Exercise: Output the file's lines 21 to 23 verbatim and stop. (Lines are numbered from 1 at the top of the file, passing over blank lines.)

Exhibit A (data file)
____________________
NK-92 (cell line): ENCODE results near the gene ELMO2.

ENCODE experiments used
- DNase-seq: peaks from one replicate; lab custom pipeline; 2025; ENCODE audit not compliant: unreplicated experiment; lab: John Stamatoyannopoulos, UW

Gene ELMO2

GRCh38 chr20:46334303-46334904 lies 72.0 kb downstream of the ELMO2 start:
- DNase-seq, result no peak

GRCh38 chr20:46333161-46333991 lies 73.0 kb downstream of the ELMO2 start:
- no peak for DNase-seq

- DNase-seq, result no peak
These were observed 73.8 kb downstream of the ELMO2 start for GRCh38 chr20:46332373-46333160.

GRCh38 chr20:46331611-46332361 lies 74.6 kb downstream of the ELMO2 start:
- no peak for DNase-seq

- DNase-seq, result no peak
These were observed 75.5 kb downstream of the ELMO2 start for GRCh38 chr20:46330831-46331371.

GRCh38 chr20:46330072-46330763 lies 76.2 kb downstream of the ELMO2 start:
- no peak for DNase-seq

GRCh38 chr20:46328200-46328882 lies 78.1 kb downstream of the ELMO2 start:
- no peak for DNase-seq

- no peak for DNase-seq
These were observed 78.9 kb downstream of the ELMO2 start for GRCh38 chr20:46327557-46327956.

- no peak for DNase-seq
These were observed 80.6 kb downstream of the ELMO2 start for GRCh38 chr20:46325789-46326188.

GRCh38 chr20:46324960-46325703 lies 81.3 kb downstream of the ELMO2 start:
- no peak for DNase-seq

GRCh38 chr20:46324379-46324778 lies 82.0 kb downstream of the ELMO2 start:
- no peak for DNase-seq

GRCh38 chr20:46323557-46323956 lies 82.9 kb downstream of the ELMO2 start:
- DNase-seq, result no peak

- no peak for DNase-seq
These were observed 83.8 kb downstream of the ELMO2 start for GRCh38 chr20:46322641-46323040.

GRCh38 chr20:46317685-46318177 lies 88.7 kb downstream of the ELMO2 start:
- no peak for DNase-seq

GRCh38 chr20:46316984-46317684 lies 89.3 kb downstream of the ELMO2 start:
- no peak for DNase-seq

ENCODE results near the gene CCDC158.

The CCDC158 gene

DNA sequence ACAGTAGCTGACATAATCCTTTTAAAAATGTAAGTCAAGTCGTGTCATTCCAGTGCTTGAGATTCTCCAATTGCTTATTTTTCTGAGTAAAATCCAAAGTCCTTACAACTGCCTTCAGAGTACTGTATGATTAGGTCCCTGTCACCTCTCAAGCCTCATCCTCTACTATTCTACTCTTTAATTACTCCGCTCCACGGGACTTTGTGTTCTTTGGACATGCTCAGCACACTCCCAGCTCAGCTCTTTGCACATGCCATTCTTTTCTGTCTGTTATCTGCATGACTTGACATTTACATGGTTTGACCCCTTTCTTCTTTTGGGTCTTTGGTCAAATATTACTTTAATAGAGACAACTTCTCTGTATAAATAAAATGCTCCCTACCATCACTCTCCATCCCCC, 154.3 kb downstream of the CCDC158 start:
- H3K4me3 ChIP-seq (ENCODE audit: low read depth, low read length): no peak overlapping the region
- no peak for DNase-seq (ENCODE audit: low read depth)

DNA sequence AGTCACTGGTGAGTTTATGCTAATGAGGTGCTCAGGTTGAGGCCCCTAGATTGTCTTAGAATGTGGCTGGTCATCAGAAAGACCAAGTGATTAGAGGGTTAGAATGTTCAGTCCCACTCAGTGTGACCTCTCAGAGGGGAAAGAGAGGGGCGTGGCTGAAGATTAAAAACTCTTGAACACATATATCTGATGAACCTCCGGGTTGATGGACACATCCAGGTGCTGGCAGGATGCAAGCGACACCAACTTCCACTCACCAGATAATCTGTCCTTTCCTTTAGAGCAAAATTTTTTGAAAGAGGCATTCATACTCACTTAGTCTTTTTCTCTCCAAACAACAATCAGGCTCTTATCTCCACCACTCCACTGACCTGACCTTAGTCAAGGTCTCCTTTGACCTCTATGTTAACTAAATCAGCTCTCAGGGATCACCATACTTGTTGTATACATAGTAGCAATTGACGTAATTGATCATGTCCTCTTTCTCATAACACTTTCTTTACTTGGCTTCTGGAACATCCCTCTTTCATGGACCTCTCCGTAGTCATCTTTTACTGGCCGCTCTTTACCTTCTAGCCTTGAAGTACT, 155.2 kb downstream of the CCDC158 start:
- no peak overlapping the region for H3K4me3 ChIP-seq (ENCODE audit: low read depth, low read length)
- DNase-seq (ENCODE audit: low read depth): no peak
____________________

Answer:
- no peak for DNase-seq
These were observed 80.6 kb downstream of the ELMO2 start for GRCh38 chr20:46325789-46326188.

GRCh38 chr20:46324960-46325703 lies 81.3 kb downstream of the ELMO2 start: